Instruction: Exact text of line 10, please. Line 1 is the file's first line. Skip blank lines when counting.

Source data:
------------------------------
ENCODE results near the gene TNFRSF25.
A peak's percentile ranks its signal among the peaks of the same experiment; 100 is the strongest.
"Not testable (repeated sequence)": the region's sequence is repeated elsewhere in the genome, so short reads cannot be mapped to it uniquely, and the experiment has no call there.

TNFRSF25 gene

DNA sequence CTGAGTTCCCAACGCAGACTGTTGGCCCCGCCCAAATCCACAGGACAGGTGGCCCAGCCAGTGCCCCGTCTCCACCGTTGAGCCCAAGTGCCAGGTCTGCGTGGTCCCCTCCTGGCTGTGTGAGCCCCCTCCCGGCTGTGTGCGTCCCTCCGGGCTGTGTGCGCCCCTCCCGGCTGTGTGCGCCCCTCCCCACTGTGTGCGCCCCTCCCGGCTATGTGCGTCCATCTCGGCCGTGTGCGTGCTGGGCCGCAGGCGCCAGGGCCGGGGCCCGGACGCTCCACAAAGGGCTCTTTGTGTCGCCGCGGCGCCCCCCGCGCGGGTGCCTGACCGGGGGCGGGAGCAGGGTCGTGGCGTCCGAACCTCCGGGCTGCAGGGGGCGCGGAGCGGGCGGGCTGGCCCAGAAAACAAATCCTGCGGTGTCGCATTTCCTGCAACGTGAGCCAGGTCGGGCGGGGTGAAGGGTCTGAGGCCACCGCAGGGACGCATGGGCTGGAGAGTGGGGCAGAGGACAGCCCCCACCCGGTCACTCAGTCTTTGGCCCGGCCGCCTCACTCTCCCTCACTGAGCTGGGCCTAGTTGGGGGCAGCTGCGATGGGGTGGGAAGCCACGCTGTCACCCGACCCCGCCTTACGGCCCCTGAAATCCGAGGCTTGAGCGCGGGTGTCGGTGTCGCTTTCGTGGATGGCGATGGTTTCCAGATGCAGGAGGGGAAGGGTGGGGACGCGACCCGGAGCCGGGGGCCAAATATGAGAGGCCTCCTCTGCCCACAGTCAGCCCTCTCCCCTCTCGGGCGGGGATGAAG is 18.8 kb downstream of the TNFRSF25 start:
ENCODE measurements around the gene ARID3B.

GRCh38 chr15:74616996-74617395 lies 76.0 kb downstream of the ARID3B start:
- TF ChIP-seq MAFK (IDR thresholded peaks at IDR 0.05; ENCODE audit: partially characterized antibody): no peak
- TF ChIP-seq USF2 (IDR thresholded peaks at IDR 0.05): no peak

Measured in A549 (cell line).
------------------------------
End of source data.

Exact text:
Measured in A549 (cell line).